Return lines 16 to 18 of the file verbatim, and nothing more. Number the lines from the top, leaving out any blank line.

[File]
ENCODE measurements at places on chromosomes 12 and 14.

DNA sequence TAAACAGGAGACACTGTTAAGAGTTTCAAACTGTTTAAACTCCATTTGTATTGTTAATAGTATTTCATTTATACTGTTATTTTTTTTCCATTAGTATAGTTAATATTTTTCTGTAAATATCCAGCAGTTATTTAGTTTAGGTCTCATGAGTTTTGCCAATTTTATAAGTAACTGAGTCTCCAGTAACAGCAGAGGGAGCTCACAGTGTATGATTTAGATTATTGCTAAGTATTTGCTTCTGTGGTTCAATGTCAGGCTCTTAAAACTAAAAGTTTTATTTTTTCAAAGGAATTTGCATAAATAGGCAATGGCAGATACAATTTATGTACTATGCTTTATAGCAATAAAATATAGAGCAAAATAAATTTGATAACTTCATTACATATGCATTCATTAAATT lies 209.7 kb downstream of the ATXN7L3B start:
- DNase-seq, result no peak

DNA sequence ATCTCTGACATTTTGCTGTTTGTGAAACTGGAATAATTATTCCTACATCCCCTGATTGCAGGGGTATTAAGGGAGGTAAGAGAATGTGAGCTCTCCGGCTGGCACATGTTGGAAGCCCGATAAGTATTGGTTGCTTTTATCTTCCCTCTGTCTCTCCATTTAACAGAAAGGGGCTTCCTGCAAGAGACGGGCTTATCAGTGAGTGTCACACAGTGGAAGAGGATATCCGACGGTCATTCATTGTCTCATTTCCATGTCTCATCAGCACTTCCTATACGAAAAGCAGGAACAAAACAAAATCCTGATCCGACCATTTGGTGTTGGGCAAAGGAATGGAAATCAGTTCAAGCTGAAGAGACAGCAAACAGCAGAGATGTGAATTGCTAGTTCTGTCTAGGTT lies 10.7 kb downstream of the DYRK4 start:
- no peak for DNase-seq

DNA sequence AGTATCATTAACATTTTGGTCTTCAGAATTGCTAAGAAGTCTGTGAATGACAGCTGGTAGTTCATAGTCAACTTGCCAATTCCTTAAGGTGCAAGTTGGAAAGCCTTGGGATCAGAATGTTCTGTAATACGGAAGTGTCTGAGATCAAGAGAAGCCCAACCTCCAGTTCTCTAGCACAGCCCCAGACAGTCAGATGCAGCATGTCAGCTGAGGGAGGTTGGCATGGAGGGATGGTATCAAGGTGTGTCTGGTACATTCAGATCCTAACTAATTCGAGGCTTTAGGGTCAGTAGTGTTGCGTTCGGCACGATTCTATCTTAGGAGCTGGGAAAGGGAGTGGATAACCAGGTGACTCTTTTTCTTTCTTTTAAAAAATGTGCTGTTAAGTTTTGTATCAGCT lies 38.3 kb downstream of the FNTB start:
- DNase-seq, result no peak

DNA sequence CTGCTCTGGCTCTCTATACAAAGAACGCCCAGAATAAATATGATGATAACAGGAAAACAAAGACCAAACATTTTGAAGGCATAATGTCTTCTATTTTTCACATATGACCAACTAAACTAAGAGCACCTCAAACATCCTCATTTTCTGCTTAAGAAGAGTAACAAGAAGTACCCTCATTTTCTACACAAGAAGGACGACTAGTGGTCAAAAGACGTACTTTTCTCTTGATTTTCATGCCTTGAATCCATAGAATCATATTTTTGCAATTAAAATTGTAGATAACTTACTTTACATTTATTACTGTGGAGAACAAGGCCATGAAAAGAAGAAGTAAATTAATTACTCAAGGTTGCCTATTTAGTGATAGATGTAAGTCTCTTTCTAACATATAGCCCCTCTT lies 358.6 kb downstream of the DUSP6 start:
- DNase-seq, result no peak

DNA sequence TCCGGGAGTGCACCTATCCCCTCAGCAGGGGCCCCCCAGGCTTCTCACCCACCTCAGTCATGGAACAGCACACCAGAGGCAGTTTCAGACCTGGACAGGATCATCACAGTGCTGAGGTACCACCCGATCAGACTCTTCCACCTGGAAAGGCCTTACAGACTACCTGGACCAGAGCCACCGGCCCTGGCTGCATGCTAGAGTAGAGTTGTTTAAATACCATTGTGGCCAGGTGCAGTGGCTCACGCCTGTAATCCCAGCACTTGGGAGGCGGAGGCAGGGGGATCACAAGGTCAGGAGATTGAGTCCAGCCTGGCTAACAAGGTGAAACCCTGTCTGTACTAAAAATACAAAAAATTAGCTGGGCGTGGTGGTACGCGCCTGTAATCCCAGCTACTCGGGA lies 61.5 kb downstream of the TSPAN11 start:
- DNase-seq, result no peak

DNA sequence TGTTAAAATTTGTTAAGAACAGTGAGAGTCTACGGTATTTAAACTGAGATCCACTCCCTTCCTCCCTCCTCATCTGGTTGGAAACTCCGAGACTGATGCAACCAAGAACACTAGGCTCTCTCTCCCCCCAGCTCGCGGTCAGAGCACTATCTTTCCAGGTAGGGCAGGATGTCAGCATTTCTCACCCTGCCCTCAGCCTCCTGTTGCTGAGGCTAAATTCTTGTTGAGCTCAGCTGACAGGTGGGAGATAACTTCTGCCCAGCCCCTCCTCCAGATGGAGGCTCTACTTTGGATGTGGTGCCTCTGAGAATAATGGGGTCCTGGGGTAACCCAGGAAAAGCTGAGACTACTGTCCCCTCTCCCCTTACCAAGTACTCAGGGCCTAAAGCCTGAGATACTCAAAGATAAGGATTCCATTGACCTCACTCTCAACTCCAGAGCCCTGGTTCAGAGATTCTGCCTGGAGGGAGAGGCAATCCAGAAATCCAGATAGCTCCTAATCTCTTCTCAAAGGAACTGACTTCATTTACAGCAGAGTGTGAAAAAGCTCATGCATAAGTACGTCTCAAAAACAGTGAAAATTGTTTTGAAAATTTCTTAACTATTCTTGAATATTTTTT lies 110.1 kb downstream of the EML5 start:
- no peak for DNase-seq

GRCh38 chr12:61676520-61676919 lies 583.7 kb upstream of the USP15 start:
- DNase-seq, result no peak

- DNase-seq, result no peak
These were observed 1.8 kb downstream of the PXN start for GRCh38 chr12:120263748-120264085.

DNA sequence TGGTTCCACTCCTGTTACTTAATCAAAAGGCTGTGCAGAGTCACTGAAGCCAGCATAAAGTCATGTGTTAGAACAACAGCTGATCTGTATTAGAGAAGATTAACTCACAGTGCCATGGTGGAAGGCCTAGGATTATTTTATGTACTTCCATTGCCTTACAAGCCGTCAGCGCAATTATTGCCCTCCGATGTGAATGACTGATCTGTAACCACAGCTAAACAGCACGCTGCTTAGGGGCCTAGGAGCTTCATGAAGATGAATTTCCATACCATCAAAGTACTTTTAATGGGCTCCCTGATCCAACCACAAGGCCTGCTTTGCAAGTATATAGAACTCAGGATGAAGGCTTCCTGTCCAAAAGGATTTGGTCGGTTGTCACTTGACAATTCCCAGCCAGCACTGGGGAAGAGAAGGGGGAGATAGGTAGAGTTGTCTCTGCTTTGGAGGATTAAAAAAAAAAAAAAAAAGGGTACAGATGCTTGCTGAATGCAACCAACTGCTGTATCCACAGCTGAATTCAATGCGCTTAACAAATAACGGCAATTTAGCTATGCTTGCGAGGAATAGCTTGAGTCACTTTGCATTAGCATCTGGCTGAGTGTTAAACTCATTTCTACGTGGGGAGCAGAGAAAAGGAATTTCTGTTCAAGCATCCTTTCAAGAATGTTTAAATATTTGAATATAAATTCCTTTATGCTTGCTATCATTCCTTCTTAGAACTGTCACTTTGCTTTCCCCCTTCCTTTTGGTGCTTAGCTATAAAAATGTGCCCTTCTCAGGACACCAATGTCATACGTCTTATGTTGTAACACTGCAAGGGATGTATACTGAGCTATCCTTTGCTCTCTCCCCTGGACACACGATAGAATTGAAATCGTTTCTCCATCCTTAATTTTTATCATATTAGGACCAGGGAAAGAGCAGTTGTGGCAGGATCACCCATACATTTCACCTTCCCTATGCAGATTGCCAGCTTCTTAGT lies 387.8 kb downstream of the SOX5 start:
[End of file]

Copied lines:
- DNase-seq, result no peak
These were observed 1.8 kb downstream of the PXN start for GRCh38 chr12:120263748-120264085.

DNA sequence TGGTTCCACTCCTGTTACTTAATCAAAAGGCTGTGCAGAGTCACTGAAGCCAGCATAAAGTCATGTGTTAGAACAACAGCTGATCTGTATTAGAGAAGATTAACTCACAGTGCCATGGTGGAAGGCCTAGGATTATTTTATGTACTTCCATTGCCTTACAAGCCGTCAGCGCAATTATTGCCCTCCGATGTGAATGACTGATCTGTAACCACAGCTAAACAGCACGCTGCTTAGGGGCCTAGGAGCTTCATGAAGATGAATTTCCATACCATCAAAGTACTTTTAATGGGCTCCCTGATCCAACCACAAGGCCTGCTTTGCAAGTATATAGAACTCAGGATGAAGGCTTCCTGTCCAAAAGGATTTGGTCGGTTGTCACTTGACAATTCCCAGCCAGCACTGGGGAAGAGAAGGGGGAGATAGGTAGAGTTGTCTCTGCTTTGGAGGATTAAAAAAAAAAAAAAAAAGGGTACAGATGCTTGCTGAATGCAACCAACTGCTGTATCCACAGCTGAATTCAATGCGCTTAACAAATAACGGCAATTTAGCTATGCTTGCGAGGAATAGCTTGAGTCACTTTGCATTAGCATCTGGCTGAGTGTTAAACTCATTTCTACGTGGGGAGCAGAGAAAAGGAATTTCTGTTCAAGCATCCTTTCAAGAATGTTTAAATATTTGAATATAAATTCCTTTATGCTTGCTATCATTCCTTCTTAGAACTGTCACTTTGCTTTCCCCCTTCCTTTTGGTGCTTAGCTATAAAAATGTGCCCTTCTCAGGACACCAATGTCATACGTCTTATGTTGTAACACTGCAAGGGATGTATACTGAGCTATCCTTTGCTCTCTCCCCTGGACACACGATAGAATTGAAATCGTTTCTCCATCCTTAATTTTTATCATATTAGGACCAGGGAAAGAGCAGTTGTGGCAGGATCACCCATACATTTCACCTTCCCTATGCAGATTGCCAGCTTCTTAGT lies 387.8 kb downstream of the SOX5 start: